Monday, January 23, 2017

Shark Compound Could Treat Parkinson

Squalamine, a chemical compound found in the body of the dogfish shark was potentially reduce the formation of toxic protein associated with the development of Parkinson's disease. The latest research is published in Proceedings of the National Academy of Sciences.

Squalamine stop the buildup and the toxicity of the protein alpha-synuclein (a-synuclein) in the model bracelet from disease and human nerve cells. Parkinson's is a progressive condition that is characterized by tremors, movement problems body, extremity stiffness, and balance problems are also coordinating body.

One million people in the US living with Parkinson's per year. The cause of Parkinson's so far unclear. Recent research has shown the buildup of a-synuclein in the brain play a role in disease development. Clumps of a-synuclein caused the death of brain cells.

Researchers then hunt for compounds that can block the coagulation, thereby helping to treat or prevent disease. Co-author, Dr. Michael Zasloff who is also professor of surgery and pediatrics at Georgetown University School of Medicine in Washington said squalamine be the most potent drug ingredients.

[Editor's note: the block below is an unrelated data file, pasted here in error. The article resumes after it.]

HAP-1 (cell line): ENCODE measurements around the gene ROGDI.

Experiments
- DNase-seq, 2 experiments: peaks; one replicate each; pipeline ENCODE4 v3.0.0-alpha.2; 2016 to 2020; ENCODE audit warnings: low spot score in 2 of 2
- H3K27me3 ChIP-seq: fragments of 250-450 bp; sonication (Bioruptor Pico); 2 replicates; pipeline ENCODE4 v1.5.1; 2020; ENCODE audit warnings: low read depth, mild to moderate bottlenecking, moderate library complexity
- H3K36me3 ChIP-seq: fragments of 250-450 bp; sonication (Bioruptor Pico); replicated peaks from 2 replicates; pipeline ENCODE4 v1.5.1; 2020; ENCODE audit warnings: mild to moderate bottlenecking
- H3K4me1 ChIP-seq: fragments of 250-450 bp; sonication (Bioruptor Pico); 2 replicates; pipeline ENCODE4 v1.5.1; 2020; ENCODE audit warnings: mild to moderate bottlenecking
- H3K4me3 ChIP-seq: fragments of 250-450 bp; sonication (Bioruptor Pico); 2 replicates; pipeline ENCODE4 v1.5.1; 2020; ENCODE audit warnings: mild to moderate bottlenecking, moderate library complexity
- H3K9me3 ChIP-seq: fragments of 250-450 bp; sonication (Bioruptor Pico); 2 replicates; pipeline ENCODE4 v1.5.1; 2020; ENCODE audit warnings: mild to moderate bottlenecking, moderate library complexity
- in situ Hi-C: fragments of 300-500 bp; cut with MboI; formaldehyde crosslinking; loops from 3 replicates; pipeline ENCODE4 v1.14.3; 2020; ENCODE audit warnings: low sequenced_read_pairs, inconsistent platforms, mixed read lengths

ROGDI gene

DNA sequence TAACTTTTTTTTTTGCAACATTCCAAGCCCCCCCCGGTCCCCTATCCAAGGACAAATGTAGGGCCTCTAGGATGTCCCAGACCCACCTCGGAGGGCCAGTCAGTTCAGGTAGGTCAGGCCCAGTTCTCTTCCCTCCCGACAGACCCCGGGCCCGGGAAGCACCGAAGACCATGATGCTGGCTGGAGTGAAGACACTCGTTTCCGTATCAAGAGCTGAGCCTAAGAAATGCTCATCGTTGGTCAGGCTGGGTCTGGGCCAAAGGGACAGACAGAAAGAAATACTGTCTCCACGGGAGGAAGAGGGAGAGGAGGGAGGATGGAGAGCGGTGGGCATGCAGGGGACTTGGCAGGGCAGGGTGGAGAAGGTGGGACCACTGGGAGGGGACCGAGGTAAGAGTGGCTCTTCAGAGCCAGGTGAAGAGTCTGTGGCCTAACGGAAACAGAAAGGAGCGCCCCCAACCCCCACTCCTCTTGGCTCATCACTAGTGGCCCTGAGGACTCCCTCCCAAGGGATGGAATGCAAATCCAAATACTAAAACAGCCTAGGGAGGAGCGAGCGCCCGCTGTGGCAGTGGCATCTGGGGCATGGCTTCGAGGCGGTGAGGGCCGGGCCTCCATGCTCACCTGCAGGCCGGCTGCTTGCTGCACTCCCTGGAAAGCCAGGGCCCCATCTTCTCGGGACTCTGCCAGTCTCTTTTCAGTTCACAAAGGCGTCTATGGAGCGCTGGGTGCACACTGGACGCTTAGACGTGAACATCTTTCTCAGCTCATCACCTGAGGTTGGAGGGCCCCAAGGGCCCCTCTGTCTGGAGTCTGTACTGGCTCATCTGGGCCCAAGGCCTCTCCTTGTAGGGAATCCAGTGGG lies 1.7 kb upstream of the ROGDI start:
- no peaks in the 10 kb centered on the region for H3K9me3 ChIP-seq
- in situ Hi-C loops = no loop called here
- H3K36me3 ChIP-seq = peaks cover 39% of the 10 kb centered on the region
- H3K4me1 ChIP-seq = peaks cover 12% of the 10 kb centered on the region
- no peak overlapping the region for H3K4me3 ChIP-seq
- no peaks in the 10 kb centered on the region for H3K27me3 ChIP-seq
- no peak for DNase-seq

Squalamine is a compound derived from dogfish shark tissue that protects nerve cells from toxic human a-synuclein due to be antimicrobial. This compound was first discovered Dr. Zasloff in the early 1990s.

Researchers conducted a series of in vitro experiments to see squalamine interaction with a-synuclein and lipid vesicles. The team found these compounds to stop clots by preventing a protein that binds to the vesicle becomes negatively charged Lipil where the a-synuclein normally formed.

The team examined the squalamine in the roundworm Caenorhabditis elegans. This is because this worm has at least 40 percent of the same genes with humans, so that it can be the ideal model for testing human diseases. Researchers then modify the worm that paralyzed like Parkinson's in humans.

"We really see that squalamine prevent the development of a-synuclein and stop muscle paralysis in worms," ​​said Zasloff, quoted by Medical News Today recently. Researchers believe that the overall potential of the study. They are developing further studies to test the compounds directly to human patients suffering from Parkinson's.

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